The government raises the question of where the opposition stands on the issue of cleaning up the building industry. Some people have short memories. I do not; I was part of it. I want to make it clear to the House this evening that I do not, will not and never have supported the corruption that was said to exist in the industry and was used to justify the establishment of the royal commission. More importantly, Labor in government delivered on that very issue. It was the Hawke and Keating Labor governments and the Cain Victorian Labor government—with the support of the ACTU and its affiliates—that moved to clean up corruption in the industry in the 1980s and deregister the BLF. That was a pretty tough process which we took on on our own. We achieved significant improvements in productivity and the development of a new culture in the industry because we were prepared to do the hard yards.

I was directly involved in the campaign against corruption in the building industry, when I was a member of the ACTU executive and, in the later years, when I was president of the ACTU. I am very proud of our achievements in not only cleaning up the industry but also putting in place, whilst we were in government, a new culture and commitment to pursuing the issues which count in the industry. We solved the problems and that produced results for investors and building workers in Australia. Compare that to the approach of this government. I suggest to the House that this government has never been about cleaning up the building industry. Its real goal has been, and always will be, to smash the union movement and hand power back to employers who have no regard for the welfare of building workers and their families.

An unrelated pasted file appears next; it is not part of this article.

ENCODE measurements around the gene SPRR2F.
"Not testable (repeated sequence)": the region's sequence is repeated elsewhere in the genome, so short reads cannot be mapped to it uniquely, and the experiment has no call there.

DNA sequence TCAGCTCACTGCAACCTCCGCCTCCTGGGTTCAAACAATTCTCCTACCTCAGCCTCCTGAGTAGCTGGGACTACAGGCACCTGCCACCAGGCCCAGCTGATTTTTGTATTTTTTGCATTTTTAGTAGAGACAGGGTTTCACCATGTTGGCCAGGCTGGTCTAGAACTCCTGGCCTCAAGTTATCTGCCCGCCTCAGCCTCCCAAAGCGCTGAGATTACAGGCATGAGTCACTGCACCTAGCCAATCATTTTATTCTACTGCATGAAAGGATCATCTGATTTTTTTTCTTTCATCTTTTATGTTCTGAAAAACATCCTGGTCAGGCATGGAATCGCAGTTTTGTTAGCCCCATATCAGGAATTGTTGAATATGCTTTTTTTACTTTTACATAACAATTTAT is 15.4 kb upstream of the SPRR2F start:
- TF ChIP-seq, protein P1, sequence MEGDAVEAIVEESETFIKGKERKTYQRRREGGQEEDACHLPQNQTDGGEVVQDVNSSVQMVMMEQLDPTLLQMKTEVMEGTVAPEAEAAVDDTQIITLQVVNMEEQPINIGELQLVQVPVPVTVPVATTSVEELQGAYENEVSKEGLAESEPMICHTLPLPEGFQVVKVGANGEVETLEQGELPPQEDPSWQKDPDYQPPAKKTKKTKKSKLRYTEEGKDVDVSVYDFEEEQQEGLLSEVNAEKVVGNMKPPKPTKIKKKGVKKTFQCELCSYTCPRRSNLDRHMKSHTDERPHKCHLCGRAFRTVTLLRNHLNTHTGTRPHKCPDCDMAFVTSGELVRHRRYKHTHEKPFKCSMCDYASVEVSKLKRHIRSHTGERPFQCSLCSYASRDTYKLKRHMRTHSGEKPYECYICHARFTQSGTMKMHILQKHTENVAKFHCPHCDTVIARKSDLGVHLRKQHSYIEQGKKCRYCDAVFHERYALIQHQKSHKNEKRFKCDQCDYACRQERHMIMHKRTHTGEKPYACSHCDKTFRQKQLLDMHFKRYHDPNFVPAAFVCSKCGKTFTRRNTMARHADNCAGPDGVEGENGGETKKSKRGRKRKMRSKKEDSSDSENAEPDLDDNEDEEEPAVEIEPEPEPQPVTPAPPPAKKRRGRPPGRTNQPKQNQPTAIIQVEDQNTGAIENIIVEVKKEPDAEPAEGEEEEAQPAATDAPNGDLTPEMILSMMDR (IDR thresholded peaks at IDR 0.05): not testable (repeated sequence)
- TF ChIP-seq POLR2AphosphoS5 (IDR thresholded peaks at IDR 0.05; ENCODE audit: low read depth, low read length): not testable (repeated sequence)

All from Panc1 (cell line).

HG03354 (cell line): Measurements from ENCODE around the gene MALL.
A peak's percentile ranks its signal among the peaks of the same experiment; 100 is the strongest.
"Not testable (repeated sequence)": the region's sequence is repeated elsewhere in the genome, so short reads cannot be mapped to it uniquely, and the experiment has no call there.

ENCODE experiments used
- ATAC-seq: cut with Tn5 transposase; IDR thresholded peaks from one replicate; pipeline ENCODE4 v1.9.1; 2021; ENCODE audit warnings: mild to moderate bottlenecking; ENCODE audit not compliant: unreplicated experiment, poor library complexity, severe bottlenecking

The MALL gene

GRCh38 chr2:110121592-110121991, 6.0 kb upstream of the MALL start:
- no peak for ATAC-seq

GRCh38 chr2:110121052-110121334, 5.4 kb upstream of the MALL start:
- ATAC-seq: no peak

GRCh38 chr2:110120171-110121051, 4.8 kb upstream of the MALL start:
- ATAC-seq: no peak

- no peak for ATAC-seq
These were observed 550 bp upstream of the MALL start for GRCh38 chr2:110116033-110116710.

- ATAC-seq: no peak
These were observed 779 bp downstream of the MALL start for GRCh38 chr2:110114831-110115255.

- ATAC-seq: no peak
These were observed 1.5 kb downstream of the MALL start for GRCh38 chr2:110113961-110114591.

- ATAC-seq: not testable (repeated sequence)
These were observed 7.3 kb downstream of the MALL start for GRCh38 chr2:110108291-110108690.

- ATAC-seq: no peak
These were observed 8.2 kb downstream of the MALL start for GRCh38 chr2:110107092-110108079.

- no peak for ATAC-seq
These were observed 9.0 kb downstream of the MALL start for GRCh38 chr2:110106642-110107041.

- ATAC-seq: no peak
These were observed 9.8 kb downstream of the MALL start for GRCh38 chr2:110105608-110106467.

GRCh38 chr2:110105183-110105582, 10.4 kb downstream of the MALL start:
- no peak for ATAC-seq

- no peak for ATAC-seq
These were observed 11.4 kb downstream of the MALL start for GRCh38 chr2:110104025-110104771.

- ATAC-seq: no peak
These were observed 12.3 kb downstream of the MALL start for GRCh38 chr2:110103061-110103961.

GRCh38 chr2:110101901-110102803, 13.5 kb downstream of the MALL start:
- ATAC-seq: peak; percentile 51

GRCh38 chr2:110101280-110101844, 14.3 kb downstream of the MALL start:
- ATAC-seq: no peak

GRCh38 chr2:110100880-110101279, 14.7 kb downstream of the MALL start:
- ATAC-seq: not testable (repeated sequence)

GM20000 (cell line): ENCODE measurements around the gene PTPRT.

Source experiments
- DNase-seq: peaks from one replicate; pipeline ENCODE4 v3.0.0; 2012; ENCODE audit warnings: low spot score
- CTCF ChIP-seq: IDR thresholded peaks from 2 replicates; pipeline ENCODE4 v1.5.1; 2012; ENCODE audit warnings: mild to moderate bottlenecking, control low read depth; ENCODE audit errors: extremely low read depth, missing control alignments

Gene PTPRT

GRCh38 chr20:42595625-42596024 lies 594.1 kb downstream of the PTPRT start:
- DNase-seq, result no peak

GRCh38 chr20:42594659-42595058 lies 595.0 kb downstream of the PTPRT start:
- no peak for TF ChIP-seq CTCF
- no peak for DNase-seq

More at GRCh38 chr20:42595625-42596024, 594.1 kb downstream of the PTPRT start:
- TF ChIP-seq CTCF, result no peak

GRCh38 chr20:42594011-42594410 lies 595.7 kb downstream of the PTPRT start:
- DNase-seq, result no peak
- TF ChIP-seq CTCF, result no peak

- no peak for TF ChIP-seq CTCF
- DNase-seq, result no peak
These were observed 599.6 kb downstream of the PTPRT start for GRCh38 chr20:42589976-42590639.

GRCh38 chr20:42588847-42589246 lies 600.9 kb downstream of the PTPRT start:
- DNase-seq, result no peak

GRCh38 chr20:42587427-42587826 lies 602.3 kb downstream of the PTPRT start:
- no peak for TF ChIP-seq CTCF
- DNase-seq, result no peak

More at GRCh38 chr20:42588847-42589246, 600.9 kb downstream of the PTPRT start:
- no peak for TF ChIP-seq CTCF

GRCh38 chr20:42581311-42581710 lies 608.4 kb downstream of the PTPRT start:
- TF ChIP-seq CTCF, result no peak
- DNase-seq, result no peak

I also remind the House that, despite its inglorious end, the Builders Labourers Federation and a host of other construction unions have achieved a lot for working Australians over the years. It was under the leadership of people such as Pat Clancy of the Building Workers Industrial Union that the building industry was civilised through the fifties, sixties, seventies, eighties and nineties. Some people laugh at the suggestion that working in the building industry was tough. I intend to deal with some of the conditions of employment that building workers did not have during that period. I saw directly in my own household the sacrifices my parents made in just trying to make ends meet, because of the lack of decent working conditions for building workers in the post Second World War period. The struggle commenced on building sites. Yes, it was a struggle, and we are not ashamed of the fact that it was a struggle. It was about bringing to building workers a sense of decency and dignity at work. Building workers suffered the worst conditions and pay. It was not until the rise of unions and the prolonged economic boom after the Second World War that this began to change through—guess what?—collectivism and struggle by union officials, with the support of their membership, and a willingness by employers to sit down to negotiate and work out what was appropriate.